Research and Reading on Art, Viruses and Social Connectedness
We’ve curated a reading list for you. These are free for everyone to read for the time being. Please use these for your own reading, as curriculum or for research.
Anker, Suzanne. “Gene Culture: Molecular Metaphor in Visual Art,” Leonardo 33, No. 5, 371–375 (2000).
This paper addresses visual art's relationship to genetics and its attendant metaphorical representation. By diagramming models of the ways in which DNA is visualized and comprehended as a system of signs, parallel conceptions between art history's engagement with abstraction, recontextualization, and duplication is compared to genetic process and laboratory experimentation. Read moreBarker, Timothy S. “Becoming Organ-ized: The Creativity of Organization, Dis-Organization and Re-Organization in Scientific and Artistic Experiments,” Leonardo 45, No. 3, 262–268 (2012).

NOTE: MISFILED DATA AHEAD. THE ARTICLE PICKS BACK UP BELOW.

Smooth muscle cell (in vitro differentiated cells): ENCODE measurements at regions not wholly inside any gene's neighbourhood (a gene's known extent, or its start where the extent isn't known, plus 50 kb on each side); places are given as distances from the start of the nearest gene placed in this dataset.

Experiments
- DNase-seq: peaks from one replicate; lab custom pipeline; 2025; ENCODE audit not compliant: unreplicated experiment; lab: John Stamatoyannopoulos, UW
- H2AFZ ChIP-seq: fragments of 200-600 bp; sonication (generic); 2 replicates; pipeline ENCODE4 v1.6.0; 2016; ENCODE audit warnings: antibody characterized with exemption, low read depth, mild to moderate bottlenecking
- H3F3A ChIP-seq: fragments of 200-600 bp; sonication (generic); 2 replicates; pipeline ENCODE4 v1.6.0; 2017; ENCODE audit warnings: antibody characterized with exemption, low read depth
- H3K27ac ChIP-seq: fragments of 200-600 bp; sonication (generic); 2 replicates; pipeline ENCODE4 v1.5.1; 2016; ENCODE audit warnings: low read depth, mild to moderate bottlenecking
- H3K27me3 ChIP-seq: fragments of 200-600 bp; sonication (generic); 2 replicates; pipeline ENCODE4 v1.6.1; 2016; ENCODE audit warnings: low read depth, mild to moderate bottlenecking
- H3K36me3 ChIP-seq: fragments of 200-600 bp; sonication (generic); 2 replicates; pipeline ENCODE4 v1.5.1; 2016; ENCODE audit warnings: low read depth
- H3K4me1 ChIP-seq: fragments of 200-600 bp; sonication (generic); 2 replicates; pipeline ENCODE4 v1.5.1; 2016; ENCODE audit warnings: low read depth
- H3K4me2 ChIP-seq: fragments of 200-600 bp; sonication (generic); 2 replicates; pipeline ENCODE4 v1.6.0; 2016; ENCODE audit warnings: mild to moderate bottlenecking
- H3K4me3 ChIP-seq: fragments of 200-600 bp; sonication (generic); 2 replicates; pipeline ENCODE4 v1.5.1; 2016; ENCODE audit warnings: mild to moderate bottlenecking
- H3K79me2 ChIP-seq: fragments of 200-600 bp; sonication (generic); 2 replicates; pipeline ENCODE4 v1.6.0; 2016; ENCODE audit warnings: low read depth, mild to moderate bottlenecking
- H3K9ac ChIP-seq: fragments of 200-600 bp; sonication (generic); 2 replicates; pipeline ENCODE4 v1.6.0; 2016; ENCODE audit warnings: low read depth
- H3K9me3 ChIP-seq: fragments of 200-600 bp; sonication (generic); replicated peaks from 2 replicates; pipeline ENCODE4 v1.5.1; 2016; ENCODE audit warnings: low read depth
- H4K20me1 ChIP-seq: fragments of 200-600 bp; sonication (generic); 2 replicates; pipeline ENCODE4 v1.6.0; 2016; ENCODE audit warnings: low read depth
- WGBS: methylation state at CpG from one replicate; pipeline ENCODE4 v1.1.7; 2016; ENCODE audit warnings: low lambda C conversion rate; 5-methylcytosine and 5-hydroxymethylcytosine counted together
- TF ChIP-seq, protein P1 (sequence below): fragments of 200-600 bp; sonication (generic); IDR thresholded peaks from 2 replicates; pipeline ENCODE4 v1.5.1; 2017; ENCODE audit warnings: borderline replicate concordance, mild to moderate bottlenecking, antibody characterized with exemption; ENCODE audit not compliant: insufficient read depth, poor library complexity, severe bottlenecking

Taking its starting point from a recent experiment in the genetics of E. coli, this article explores how processes of organization, dis-organization and re-organization may be thought of as creative. Extending Deleuze and Guattari's concept of the Body without Organs and citing artworks such as George Legrady's Slippery Traces, Paul DeMarinis's Messenger, Jon McCormack's Eden and Natalie Jeremijenko's One Trees, the paper juxtaposes recent scientific research with experimental art in order to reformulate the concept of organization for use in artistic and interactive settings, theorizing it as a creative process rather than positioning it as a limiting, institutionalizing or negative force. Read moreBakke, Monika. “Living (on) Dust: Around the Globe with Mineral Particles & Microbial Hitchhikers,” Leonardo 48, No. 3, 266–267 (2015).